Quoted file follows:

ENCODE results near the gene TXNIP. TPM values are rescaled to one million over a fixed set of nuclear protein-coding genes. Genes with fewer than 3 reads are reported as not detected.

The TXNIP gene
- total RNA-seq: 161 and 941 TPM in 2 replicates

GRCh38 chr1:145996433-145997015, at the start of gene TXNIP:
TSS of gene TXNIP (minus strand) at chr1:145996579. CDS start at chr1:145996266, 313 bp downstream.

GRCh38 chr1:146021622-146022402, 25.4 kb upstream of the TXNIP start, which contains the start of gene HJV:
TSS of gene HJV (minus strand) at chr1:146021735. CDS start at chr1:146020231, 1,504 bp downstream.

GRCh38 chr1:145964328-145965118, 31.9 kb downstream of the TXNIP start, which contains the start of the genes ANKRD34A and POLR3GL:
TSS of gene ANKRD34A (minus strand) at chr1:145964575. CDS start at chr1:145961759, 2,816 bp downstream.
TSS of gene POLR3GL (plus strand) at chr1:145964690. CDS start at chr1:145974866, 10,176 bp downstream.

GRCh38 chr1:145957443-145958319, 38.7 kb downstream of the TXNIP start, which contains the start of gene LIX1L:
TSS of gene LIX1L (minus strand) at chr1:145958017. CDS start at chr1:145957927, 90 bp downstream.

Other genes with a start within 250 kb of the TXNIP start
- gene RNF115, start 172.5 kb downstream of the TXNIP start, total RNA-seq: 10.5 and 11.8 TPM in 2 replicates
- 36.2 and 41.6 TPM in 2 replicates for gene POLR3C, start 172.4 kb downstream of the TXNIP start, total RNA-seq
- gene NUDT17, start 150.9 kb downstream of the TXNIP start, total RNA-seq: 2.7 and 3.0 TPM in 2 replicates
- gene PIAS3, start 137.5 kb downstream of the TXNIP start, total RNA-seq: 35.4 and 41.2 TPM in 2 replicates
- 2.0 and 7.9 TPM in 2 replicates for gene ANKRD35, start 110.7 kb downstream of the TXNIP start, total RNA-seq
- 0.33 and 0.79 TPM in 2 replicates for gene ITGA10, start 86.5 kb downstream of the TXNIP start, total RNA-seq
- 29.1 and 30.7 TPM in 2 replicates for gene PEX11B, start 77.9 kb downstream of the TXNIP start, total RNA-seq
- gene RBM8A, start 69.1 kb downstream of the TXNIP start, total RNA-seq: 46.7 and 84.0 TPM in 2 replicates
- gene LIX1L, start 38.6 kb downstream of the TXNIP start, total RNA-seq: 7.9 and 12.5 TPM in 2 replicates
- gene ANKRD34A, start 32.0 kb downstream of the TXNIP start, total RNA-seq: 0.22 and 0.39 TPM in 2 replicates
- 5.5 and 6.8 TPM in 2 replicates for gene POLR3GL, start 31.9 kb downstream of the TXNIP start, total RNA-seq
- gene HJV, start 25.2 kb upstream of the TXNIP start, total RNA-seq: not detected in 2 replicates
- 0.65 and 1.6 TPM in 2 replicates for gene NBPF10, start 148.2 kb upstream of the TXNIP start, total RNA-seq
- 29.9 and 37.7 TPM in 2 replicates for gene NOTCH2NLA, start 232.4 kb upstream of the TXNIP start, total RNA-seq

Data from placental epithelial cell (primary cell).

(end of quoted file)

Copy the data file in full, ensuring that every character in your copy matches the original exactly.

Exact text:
ENCODE results near the gene TXNIP. TPM values are rescaled to one million over a fixed set of nuclear protein-coding genes. Genes with fewer than 3 reads are reported as not detected.

The TXNIP gene
- total RNA-seq: 161 and 941 TPM in 2 replicates

GRCh38 chr1:145996433-145997015, at the start of gene TXNIP:
TSS of gene TXNIP (minus strand) at chr1:145996579. CDS start at chr1:145996266, 313 bp downstream.

GRCh38 chr1:146021622-146022402, 25.4 kb upstream of the TXNIP start, which contains the start of gene HJV:
TSS of gene HJV (minus strand) at chr1:146021735. CDS start at chr1:146020231, 1,504 bp downstream.

GRCh38 chr1:145964328-145965118, 31.9 kb downstream of the TXNIP start, which contains the start of the genes ANKRD34A and POLR3GL:
TSS of gene ANKRD34A (minus strand) at chr1:145964575. CDS start at chr1:145961759, 2,816 bp downstream.
TSS of gene POLR3GL (plus strand) at chr1:145964690. CDS start at chr1:145974866, 10,176 bp downstream.

GRCh38 chr1:145957443-145958319, 38.7 kb downstream of the TXNIP start, which contains the start of gene LIX1L:
TSS of gene LIX1L (minus strand) at chr1:145958017. CDS start at chr1:145957927, 90 bp downstream.

Other genes with a start within 250 kb of the TXNIP start
- gene RNF115, start 172.5 kb downstream of the TXNIP start, total RNA-seq: 10.5 and 11.8 TPM in 2 replicates
- 36.2 and 41.6 TPM in 2 replicates for gene POLR3C, start 172.4 kb downstream of the TXNIP start, total RNA-seq
- gene NUDT17, start 150.9 kb downstream of the TXNIP start, total RNA-seq: 2.7 and 3.0 TPM in 2 replicates
- gene PIAS3, start 137.5 kb downstream of the TXNIP start, total RNA-seq: 35.4 and 41.2 TPM in 2 replicates
- 2.0 and 7.9 TPM in 2 replicates for gene ANKRD35, start 110.7 kb downstream of the TXNIP start, total RNA-seq
- 0.33 and 0.79 TPM in 2 replicates for gene ITGA10, start 86.5 kb downstream of the TXNIP start, total RNA-seq
- 29.1 and 30.7 TPM in 2 replicates for gene PEX11B, start 77.9 kb downstream of the TXNIP start, total RNA-seq
- gene RBM8A, start 69.1 kb downstream of the TXNIP start, total RNA-seq: 46.7 and 84.0 TPM in 2 replicates
- gene LIX1L, start 38.6 kb downstream of the TXNIP start, total RNA-seq: 7.9 and 12.5 TPM in 2 replicates
- gene ANKRD34A, start 32.0 kb downstream of the TXNIP start, total RNA-seq: 0.22 and 0.39 TPM in 2 replicates
- 5.5 and 6.8 TPM in 2 replicates for gene POLR3GL, start 31.9 kb downstream of the TXNIP start, total RNA-seq
- gene HJV, start 25.2 kb upstream of the TXNIP start, total RNA-seq: not detected in 2 replicates
- 0.65 and 1.6 TPM in 2 replicates for gene NBPF10, start 148.2 kb upstream of the TXNIP start, total RNA-seq
- 29.9 and 37.7 TPM in 2 replicates for gene NOTCH2NLA, start 232.4 kb upstream of the TXNIP start, total RNA-seq

Data from placental epithelial cell (primary cell).